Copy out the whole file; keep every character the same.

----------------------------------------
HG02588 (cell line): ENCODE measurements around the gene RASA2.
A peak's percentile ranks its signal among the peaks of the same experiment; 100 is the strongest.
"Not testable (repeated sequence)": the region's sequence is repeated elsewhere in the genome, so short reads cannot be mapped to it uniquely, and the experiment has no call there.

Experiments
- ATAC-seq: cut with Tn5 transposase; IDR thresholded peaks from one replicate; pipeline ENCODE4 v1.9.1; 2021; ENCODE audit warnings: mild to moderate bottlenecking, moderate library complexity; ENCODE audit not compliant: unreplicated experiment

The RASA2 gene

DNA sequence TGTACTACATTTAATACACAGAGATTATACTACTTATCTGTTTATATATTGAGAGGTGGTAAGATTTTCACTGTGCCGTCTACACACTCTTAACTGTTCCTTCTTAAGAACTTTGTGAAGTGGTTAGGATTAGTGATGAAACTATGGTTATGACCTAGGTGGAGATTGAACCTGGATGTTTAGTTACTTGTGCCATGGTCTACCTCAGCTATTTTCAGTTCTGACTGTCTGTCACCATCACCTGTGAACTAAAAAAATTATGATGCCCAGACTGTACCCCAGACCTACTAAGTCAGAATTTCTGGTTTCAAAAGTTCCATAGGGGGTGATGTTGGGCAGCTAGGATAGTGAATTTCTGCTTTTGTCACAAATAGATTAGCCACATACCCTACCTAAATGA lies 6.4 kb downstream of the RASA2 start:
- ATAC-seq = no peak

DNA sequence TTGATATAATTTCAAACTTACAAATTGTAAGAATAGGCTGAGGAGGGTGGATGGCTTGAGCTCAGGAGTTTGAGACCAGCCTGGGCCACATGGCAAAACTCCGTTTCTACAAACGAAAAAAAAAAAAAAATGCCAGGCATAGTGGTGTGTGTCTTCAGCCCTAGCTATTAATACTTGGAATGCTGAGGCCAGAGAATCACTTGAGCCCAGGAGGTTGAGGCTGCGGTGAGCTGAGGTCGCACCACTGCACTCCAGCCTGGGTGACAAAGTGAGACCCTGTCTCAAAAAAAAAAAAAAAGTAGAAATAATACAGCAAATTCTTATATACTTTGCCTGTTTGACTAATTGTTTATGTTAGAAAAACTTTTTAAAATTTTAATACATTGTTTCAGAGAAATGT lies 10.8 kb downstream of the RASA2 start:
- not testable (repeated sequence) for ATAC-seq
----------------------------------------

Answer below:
HG02588 (cell line): ENCODE measurements around the gene RASA2.
A peak's percentile ranks its signal among the peaks of the same experiment; 100 is the strongest.
"Not testable (repeated sequence)": the region's sequence is repeated elsewhere in the genome, so short reads cannot be mapped to it uniquely, and the experiment has no call there.

Experiments
- ATAC-seq: cut with Tn5 transposase; IDR thresholded peaks from one replicate; pipeline ENCODE4 v1.9.1; 2021; ENCODE audit warnings: mild to moderate bottlenecking, moderate library complexity; ENCODE audit not compliant: unreplicated experiment

The RASA2 gene

DNA sequence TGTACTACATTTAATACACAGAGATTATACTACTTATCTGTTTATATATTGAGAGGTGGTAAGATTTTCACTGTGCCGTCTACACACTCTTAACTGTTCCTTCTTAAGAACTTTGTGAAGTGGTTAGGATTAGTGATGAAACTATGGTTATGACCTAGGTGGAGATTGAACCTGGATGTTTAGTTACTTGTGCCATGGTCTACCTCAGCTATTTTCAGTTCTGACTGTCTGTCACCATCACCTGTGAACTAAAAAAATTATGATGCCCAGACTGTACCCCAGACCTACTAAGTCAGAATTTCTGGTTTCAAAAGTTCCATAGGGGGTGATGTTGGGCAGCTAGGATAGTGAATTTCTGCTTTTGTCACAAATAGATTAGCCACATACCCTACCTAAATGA lies 6.4 kb downstream of the RASA2 start:
- ATAC-seq = no peak

DNA sequence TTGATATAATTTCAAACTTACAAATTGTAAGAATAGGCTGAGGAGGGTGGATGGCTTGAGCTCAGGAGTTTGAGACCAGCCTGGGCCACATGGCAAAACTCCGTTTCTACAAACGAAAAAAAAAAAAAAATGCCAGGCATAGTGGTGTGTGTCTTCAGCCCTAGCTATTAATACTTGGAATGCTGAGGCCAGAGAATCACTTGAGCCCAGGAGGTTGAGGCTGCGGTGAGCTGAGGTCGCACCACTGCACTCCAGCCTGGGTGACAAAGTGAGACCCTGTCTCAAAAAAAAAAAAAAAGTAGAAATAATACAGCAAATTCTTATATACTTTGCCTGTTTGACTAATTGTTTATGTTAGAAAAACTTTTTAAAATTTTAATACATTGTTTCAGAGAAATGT lies 10.8 kb downstream of the RASA2 start:
- not testable (repeated sequence) for ATAC-seq